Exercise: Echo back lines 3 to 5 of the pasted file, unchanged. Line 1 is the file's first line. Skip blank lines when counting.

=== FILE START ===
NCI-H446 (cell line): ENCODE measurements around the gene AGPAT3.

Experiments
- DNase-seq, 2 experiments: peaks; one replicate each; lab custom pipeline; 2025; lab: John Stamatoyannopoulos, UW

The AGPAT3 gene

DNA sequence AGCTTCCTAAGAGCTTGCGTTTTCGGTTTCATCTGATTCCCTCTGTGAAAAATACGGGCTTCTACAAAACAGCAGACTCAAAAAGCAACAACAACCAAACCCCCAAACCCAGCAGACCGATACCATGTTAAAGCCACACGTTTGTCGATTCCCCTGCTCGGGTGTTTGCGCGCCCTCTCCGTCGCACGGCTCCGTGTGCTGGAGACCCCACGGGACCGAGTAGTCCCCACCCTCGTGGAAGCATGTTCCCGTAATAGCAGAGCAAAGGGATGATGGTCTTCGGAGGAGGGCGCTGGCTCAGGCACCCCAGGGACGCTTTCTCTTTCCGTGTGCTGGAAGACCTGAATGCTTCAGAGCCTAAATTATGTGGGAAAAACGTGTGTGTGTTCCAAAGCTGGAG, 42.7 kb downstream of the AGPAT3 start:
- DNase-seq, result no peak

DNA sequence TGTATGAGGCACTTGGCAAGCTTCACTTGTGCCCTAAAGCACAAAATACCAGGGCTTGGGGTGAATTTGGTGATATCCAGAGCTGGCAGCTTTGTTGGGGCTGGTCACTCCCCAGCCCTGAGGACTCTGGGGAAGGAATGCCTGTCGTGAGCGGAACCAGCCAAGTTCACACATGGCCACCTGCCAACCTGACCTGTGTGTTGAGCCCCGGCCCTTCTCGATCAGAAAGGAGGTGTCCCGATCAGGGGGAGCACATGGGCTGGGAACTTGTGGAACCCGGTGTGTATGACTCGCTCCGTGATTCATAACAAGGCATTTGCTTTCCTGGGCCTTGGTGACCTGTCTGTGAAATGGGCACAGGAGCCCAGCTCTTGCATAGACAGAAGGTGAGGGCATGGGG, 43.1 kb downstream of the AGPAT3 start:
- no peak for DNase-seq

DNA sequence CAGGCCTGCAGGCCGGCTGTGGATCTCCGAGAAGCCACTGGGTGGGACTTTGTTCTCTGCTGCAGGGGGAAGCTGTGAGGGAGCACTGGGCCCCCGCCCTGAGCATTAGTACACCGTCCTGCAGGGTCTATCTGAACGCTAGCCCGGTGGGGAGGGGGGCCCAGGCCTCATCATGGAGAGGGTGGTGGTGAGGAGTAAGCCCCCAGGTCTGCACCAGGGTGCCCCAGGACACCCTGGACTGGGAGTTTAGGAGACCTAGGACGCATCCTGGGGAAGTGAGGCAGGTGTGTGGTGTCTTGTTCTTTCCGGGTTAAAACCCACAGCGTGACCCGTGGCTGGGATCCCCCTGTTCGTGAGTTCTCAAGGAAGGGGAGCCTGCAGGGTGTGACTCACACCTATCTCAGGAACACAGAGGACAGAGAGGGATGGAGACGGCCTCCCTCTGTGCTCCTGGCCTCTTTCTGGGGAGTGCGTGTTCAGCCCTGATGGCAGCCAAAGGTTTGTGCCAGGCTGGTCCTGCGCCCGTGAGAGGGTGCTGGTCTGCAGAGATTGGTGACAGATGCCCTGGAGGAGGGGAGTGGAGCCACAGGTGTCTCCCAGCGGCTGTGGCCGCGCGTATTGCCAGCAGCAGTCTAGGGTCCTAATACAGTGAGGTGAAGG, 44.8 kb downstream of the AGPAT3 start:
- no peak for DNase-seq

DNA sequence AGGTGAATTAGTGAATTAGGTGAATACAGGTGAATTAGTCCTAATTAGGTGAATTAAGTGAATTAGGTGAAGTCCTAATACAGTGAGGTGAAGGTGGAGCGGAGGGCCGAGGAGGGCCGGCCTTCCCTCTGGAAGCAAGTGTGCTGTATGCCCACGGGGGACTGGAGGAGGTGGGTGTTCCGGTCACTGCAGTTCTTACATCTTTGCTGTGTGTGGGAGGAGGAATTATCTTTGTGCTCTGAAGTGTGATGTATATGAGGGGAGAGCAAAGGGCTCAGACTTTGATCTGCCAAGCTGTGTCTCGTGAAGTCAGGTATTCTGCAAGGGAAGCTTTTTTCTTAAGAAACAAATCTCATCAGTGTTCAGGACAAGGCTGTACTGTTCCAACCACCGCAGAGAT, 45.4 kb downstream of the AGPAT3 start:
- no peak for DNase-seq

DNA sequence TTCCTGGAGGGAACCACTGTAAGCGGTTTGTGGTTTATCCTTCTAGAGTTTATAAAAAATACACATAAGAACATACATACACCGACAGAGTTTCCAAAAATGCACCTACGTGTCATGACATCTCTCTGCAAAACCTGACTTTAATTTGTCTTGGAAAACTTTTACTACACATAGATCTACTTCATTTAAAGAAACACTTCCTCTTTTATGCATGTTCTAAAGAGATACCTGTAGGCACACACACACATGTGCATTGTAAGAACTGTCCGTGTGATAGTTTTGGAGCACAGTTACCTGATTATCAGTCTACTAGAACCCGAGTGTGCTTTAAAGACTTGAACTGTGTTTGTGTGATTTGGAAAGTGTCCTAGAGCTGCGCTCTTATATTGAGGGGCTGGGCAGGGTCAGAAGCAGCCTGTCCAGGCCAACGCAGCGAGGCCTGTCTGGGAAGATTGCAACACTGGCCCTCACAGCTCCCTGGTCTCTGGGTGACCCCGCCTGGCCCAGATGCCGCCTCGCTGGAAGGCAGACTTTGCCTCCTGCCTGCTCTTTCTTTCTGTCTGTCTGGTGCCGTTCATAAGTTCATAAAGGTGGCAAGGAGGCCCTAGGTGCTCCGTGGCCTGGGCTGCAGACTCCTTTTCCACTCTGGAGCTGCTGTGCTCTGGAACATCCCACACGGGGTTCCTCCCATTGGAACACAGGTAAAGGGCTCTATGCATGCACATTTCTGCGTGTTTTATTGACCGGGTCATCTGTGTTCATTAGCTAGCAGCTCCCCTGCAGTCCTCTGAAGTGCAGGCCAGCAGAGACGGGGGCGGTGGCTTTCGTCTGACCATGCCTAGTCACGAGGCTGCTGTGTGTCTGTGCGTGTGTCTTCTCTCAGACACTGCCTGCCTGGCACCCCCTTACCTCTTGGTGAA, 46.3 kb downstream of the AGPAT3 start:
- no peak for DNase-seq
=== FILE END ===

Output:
- DNase-seq, 2 experiments: peaks; one replicate each; lab custom pipeline; 2025; lab: John Stamatoyannopoulos, UW

The AGPAT3 gene

DNA sequence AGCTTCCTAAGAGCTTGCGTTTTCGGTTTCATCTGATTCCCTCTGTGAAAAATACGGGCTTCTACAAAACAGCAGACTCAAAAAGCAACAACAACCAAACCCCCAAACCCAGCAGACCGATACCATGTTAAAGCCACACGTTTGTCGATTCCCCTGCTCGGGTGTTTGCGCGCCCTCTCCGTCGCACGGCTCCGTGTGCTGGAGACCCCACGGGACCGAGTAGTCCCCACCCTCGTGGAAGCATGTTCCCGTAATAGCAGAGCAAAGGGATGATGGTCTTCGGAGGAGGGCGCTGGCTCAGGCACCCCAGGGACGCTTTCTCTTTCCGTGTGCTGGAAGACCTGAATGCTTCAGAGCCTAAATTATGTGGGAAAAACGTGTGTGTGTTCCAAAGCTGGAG, 42.7 kb downstream of the AGPAT3 start: